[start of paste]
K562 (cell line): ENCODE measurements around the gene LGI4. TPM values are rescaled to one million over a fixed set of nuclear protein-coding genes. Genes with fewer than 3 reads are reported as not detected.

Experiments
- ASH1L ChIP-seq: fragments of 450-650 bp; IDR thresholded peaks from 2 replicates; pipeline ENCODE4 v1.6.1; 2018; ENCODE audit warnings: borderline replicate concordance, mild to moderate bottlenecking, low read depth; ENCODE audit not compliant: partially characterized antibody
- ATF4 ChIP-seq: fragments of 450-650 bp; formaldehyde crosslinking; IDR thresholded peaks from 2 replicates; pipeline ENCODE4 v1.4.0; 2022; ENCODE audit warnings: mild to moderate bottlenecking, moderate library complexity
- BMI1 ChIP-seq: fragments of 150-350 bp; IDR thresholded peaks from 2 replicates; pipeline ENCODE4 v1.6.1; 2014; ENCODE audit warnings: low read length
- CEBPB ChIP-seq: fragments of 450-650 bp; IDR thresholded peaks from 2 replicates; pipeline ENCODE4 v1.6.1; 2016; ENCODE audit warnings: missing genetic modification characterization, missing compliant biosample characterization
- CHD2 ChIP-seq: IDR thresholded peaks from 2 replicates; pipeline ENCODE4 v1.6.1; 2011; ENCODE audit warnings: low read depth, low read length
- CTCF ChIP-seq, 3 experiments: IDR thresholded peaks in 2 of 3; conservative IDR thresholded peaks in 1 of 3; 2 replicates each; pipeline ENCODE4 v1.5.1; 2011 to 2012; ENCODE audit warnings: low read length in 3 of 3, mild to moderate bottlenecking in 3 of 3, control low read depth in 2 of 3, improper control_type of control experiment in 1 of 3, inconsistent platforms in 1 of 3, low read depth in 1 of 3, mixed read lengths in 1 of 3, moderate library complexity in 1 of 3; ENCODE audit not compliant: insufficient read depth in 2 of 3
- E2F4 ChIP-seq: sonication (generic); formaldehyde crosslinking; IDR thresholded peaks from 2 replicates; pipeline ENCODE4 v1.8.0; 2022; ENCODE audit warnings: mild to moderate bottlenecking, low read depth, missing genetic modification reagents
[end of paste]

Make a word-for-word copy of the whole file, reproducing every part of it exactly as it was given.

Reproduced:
K562 (cell line): ENCODE measurements around the gene LGI4. TPM values are rescaled to one million over a fixed set of nuclear protein-coding genes. Genes with fewer than 3 reads are reported as not detected.

Experiments
- ASH1L ChIP-seq: fragments of 450-650 bp; IDR thresholded peaks from 2 replicates; pipeline ENCODE4 v1.6.1; 2018; ENCODE audit warnings: borderline replicate concordance, mild to moderate bottlenecking, low read depth; ENCODE audit not compliant: partially characterized antibody
- ATF4 ChIP-seq: fragments of 450-650 bp; formaldehyde crosslinking; IDR thresholded peaks from 2 replicates; pipeline ENCODE4 v1.4.0; 2022; ENCODE audit warnings: mild to moderate bottlenecking, moderate library complexity
- BMI1 ChIP-seq: fragments of 150-350 bp; IDR thresholded peaks from 2 replicates; pipeline ENCODE4 v1.6.1; 2014; ENCODE audit warnings: low read length
- CEBPB ChIP-seq: fragments of 450-650 bp; IDR thresholded peaks from 2 replicates; pipeline ENCODE4 v1.6.1; 2016; ENCODE audit warnings: missing genetic modification characterization, missing compliant biosample characterization
- CHD2 ChIP-seq: IDR thresholded peaks from 2 replicates; pipeline ENCODE4 v1.6.1; 2011; ENCODE audit warnings: low read depth, low read length
- CTCF ChIP-seq, 3 experiments: IDR thresholded peaks in 2 of 3; conservative IDR thresholded peaks in 1 of 3; 2 replicates each; pipeline ENCODE4 v1.5.1; 2011 to 2012; ENCODE audit warnings: low read length in 3 of 3, mild to moderate bottlenecking in 3 of 3, control low read depth in 2 of 3, improper control_type of control experiment in 1 of 3, inconsistent platforms in 1 of 3, low read depth in 1 of 3, mixed read lengths in 1 of 3, moderate library complexity in 1 of 3; ENCODE audit not compliant: insufficient read depth in 2 of 3
- E2F4 ChIP-seq: sonication (generic); formaldehyde crosslinking; IDR thresholded peaks from 2 replicates; pipeline ENCODE4 v1.8.0; 2022; ENCODE audit warnings: mild to moderate bottlenecking, low read depth, missing genetic modification reagents